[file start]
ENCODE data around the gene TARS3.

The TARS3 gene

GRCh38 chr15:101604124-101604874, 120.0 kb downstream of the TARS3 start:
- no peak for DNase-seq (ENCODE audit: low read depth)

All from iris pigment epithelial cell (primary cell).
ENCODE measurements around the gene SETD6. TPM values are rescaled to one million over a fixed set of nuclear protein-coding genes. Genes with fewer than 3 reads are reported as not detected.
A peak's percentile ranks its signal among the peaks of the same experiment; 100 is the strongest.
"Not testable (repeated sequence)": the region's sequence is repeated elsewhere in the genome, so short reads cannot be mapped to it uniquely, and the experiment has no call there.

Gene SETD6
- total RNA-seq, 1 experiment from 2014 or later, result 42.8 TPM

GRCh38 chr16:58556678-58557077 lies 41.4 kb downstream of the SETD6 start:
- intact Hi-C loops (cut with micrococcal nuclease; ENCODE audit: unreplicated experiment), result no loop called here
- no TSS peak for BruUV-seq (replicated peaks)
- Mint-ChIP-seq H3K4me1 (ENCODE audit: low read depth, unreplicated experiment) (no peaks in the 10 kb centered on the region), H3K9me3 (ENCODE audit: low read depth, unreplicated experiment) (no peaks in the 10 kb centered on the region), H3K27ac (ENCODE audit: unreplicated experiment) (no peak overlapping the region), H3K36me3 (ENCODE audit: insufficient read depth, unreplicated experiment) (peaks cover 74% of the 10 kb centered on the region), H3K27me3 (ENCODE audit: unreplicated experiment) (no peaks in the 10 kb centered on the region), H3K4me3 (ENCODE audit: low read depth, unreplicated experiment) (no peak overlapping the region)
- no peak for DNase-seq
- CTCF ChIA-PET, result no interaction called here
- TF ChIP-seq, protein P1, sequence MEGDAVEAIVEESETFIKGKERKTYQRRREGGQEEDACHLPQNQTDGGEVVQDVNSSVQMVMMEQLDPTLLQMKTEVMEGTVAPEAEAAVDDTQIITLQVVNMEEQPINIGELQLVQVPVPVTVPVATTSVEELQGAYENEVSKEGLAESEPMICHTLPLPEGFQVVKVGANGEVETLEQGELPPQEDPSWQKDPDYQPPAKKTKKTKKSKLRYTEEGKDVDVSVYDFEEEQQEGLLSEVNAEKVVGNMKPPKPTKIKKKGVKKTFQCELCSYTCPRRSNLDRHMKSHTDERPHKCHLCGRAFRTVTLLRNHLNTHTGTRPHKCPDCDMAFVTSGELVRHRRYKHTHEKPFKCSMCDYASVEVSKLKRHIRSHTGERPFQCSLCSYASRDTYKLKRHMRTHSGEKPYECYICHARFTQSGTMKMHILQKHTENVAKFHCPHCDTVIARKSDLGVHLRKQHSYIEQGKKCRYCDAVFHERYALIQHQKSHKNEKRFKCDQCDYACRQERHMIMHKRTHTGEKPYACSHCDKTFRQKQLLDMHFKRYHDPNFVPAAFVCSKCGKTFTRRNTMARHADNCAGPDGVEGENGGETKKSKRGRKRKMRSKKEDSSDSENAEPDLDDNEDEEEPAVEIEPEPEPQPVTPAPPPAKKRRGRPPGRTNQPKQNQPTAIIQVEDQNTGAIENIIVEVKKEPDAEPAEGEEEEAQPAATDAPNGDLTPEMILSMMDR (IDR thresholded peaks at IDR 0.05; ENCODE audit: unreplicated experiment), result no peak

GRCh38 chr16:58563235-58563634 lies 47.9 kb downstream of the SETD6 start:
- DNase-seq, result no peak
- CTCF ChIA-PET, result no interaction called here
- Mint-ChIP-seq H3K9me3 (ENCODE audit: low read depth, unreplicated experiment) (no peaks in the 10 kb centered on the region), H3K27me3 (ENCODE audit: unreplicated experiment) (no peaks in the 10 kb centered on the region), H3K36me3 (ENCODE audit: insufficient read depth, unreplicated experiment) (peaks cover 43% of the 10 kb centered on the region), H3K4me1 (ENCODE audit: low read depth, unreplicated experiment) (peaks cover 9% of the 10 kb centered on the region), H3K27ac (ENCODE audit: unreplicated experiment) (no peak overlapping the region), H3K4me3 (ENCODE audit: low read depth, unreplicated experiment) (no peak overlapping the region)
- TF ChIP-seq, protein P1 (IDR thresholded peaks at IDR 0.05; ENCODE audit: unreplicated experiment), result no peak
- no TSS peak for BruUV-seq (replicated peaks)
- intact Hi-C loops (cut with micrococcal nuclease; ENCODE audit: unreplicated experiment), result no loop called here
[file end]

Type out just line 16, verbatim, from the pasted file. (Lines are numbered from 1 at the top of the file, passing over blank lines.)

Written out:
- CTCF ChIA-PET, result no interaction called here